The Society Of the Cincinnati in The State of Connecticut

The Capture of the Hessians at Trenton, December 26, 1776-1828. Left: Jonathan Trumbull Jr. (1740-1809) - Speaker of the Us House of Representatives. Right: Jonathan Trumbull Sr. (1710-1785) - Governor of Connecticut
The Battle of Bunker's Hill, June 17, 1775. Right: William Hull (1753-1825) - Lieutenant-Colonel in the Continental Army
The Resignation of General Washington, December 23, 1783. Left: Thomas Y. Seymour (1757-1811) - Lieutenant in the 2nd Continental Regiment of the Dragoons
The Death of General Mercer at the Battle of Princeton, January 1777

2nd Lt Thomas Tanner


17 June 1743, Cornwall, Connecticut to Thomas Tanner, Sr. and Martha Borden.


17 January 1817/18, Cooperstown, New York.


30 October 1765, Cornwall, Connecticut to Anna Baldwin. She was born in October 1741, probably at Goshen, Connecticut, and died in 1821 or 1822, probably at Cooperstown, New York.


4 sons and 3 daughters.


2nd Lt. Thomas Tanner’s father was Thomas Tanner who was born about 1695, probably at Haddam, Connecticut, and who died before 19 June 1750. His mother was Martha Borden who was born on 11 September 1700 at Lyme, Connecticut, and died after 1753 at Cornwell, Connecticut. 2nd Lt. Thomas Tanner’s parent were married on 26 December 1727 at East Haddam, Connecticut.




French and Indian War:

Enlisted at age 18 (abt. 1761), and served 2 years.

Revolutionary War:

Second Lieutenant, Bradley’s Connecticut State Regiment, Captain Smith’s Company, 10 June 1776; Taken prisoner at Fort Washington, 16 November 1776; Billeted and paroled as a prisoner of war at Flat Bush, Long Island, New York; Released after 4 years a prisoner of war.


First represented in 2017 by Ryan James Corker.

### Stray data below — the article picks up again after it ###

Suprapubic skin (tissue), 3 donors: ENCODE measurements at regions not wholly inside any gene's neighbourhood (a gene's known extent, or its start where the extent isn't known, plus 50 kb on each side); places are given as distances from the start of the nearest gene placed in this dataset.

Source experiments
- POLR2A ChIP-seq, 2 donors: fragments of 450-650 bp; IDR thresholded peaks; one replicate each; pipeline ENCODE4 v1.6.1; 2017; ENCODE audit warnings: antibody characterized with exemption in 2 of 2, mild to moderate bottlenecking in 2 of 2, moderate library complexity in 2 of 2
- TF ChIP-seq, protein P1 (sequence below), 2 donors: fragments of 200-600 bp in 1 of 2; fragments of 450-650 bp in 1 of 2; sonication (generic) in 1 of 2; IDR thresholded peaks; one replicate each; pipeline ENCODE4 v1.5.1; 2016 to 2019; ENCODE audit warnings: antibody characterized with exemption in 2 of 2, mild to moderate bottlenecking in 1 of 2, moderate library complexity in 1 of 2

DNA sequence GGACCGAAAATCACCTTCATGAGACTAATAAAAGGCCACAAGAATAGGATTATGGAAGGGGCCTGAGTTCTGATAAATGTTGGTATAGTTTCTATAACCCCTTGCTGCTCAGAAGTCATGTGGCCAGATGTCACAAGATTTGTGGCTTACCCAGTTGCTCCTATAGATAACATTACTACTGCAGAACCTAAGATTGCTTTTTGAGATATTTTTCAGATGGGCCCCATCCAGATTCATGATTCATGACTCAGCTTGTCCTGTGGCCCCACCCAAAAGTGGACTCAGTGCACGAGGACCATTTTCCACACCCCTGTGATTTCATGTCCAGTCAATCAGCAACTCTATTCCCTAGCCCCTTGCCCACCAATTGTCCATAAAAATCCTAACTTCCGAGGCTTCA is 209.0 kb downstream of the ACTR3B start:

From Genealogy of the Descendants of Thomas Tanner, Sr. ,(1893):

“In October 1773, a war with England pending, he was made ensign of a “trainband” of his townsmen. In May [sic] 1776, he was appointed second lieutenant of Capt. Smith’s company, Col. Bradley’s battalion, Gen. Wadsworth’s brigade. He was in the Battle of Long Island, August 27, in the retreat to New York, Harlem, Washington Heights and into Fort Washington; where, with more than 2,000 Connecticut and Maryland troops, he was taken prisoner November 16. During the night, he and his comrades were marched through New York to Brooklyn, where he was held 4 years a prisoner, meanwhile following his carpenter trade for his support. Released then on parole, he returned to his family in Cornwall, to their great joy and relief. Soon after, in 1781, he moved with his family to New Lebanon, New York, where some of his brother William’s family had doubtless preceded him, and where he remained some twelve years, pursuing his trade, and where his two youngest children were born. In 1793, he removed to Cooperstown, where his two oldest sons had preceded him. Here in this young thriving town, he continued working at his trade till old coming on, he died in 1817, aged 74, and was buried in the old Christ Church cemetery. His wife, Anna, followed him some four years later. Of his moral and religious character, of his personal traits, habits and manners there is nothing known. Family tradition says he was a large, heavy man, while his wife was a quite slim and small woman; hence perhaps the medium size of most of his descendants. His army trunk, hair covered and iron bound, still exists in a great grandson’s family at South Cortland, N. Y.”


Bates, Albert C., ed. Lists and Returns of Connecticut Men in the Revolution: 1775-1783, in Collections of the Connecticut Historical Society, Vol. XII. Hartford, CT: Case, Lockwood, & Brainard Company, 1909.

Ford, Worthington Chauncey. “Prisoners of War: British and American, 1778,” The Pennsylvania Magazine of History and Biography (1893): 11-12.

Heitman, Francis B. Historical Register of Officers of the Continental Army During the War of the Revolution, April 1775 to December 1783, New, Revised and Enlarged Edition. Washington D. C.: The Rare Book Shop Publishing Company, Inc., 1914.

Johnston, Henry Phelps, ed. Record of Connecticut Men in the War of the Revolution. Hartford, CT: The Case, Lockwood, and Brainard Company, 1889.

Tanner, Elias F. Genealogy of the Descendants of Thomas Tanner, Sr. Lansing, MI: Darius D. Thorp, Printer and Binder, 1893.

The National Archives. “Thomas Tanner: Bradley’s Regiment, Revolutionary War” in Compiled Service Records of Soldiers Who Served in the American Army During the Revolutionary War. NARA M881, Record Group 93, Roll 363.

________. “A Pay Roll of Capt. Simeon Smith’s Company in Col. Philip B. Bradley’s Regiment” in Revolutionary War Rolls, 1775-1783. NARA M246, Record Group 93, Roll 27, Folder 195. 10109216.